Our nation’s next president wasn’t the only thing elected last night.
So was $10.9 billion in local-government debt.
Voters in the U.S. passed at least $10.9 billion in local government bond issuances, according to Bloomberg. There was $37 billion in borrowings up for vote yesterday, which is 45-percent less than in 2008.
“There is a reluctance to commit to new ongoing spending given the uncertainty of revenue,” Tracy Gordon, a state and local-finance economist with The Brookings Institution, told Bloomberg. “Similarly, there is a hesitancy on the part of voters to incur debt when they are still recovering from the recession.”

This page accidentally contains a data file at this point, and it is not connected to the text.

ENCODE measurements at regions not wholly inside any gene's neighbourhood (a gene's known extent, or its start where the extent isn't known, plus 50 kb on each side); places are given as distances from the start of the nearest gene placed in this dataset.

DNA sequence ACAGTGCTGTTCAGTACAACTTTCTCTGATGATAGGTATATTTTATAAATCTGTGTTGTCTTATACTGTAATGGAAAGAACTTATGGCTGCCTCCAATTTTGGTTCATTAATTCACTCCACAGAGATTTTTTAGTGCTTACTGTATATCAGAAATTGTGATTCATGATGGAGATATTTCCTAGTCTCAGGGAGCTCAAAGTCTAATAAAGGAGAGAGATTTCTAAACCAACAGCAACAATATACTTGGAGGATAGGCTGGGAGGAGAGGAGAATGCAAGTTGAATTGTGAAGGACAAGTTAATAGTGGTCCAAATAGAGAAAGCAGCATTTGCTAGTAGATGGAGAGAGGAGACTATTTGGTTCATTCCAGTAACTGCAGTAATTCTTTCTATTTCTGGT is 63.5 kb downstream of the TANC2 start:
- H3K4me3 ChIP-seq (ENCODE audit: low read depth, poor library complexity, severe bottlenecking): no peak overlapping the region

Some of the projects approved by voters include $642 million in funding for sewer improvements in Dallas and $1.3 billion in highway construction in Arkansas, according to Bloomberg.
About 63 percent of the $307 billion in debt issued since Oct. 25 has been to refund higher-cost debt.
“That trend is going to continue as voters across the country continue to feel the need to keep debt at a low level,” John Loffredo, co-head of MacKay Municipal Managers in Princeton, New Jersey, told Bloomberg.
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